The decaying Cold War–era command structure of the U.S.-led NATO alliance and its members could prove a major obstacle in defending European borders from a potential Russian attack, current and former U.S. military officials say in a new report.
Bureaucratic quarrels, aging infrastructure and mismatching rail gauges were among the factors that could delay the U.S. and NATO’s response to a Russian invasion by up to a month and a half, according to officials cited in an article published Sunday by The Washington Post. As NATO expanded into former Iron Curtain territory following the Soviet Union’s collapse, it reportedly failed to properly maintain the routes needed to transport troops and equipment in the event of a major conflict, an oversight that has already led to continental traffic jams for the multinational coalition.
“We have to be able to move as fast or faster than Russia in order to be an effective deterrent,” former U.S. Army Europe Commander Ben Hodges told the Post, warning that the U.S. and NATO must be able to “mass enough capability in place so that Russia doesn’t make a terrible miscalculation.”
Retired Army Lieutenant General Douglas Lute, who also served as the former U.S. envoy to NATO, told the newspaper that transportation was both “a problem in a very practical way” and “a symptom of a bigger problem” in Europe, which he said was no longer “whole, free and at peace.”
The extent of the issue was highlighted in an anecdote about a planned U.S. military exercise last year in Germany that required Stryker armored fighting vehicles stationed well over a thousand miles away in the Caucasian nation of Georgia. Squadron commander Lieutenant Colonel Adam Lackey told the Post that the two-week trip ended up taking four months due to various miscalculations, such as differing regulations in Hungary and Romania over how the vehicles should be fastened and strict German protocol regarding when military vehicles could be transported by rail.
Among other pitfalls of facilitating such movement across Europe: Sweden, a non-NATO country that often assists the alliance and participates in certain operations, reportedly requires up to three weeks’ notice to permit military traffic to pass through the Scandinavian nation. Western railroad gauges are thinner than those in the Baltic states—a critical Eastern European stretch that has been fortified with NATO battle groups over fears of a Russian incursion—meaning any cargo needs to be unloaded and reloaded completely before entering via train.
“If you can get there in 45 days, you’re just late to the fight,” Major General Steven Shapiro, who heads the 21st Theater Sustainment Command tasked with U.S. military mobilization across Europe, told the Post.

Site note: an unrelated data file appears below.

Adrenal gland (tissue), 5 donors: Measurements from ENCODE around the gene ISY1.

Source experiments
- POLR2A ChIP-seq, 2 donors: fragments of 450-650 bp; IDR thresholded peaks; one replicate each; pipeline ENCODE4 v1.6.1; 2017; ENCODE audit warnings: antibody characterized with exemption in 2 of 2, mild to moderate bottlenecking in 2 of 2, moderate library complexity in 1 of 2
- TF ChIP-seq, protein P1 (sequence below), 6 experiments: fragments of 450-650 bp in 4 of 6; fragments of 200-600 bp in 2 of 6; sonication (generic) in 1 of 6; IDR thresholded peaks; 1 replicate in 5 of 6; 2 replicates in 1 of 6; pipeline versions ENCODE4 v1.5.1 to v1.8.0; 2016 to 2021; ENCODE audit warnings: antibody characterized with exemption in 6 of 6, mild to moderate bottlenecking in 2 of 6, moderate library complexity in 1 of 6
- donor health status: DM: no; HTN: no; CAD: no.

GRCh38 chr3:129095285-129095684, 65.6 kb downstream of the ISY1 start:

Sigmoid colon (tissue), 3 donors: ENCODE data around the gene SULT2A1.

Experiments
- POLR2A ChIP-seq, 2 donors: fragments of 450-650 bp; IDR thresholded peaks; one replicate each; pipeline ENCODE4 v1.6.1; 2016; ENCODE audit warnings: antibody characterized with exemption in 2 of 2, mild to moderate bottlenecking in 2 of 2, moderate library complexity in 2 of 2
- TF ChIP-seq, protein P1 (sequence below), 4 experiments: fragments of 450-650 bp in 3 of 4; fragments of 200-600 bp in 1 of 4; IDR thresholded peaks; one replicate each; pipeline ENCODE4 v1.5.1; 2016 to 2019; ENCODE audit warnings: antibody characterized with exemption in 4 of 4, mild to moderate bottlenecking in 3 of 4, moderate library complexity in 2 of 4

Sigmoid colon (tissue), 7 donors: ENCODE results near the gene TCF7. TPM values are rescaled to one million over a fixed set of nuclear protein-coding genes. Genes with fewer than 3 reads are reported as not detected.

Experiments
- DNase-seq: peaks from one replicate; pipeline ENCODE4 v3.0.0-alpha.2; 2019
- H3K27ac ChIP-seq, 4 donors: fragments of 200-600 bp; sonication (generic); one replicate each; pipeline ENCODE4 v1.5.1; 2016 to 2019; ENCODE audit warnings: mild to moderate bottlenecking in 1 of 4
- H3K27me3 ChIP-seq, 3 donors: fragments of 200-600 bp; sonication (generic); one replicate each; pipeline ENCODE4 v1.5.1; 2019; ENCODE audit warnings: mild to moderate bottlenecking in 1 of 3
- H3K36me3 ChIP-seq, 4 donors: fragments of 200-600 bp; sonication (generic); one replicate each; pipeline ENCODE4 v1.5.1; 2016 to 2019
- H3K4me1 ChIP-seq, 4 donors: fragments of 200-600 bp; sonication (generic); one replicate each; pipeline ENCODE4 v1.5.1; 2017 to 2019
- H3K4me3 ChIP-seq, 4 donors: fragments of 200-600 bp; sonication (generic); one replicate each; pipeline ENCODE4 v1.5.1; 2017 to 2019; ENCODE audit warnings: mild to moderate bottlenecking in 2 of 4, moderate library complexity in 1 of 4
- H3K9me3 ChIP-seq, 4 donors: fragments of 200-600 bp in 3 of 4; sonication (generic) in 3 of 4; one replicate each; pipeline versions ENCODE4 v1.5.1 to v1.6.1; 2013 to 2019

Such complications further expose a major NATO vulnerability where member states Poland and Lithuania meet the heavily militarized Russian exclave of Kaliningrad. Russia’s fortifications there and across the mainland led Rand Corp. analysts to conclude in a 2016 report that “across multiple plays of the game, Russian forces eliminated or bypassed all resistance and were at the gates of or actually entering Riga, Tallinn, or both, between 36 and 60 hours after the start of hostilities.”
Rand, a leading think tank, came to a similar conclusion again in March, despite NATO enjoying a sizable advantage in terms of funding, manpower and technology. Curtis Scaparrotti, head of U.S. European Command and supreme allied commander, Europe, for NATO, told Congress that same month that “U.S. and allied ground forces in Europe are outmatched by Russia.”
Rand was not the only source to disclose NATO weaknesses. A series of reports last year highlighted the trans-Atlantic defense pact’s difficulty in keeping up to speed. In October, German newspaper Der Spiegel leaked a NATO document originating last July. It detailed how NATO’s capabilities had “been atrophied” since the end of the Cold War, to the point where its command structure is “at best only partially fit for purpose and, while it has not been tested, would quickly fail if confronted with the full NATO Level of Ambition,” a term reportedly used to refer to a direct conflict with Russia.
Such a conclusion reportedly prompted NATO to reorganize in October and establish a new command designated specifically to ease the transport of vital military assets across Europe. The following month, General Denis Mercier, the NATO supreme allied commander transformation, wrote in a report for the Atlantic Council that not only was power “shifting away from the West toward Asia” as Russia and China rapidly build their military strength and global political influence but the “risk for a major interstate conflict has increased.”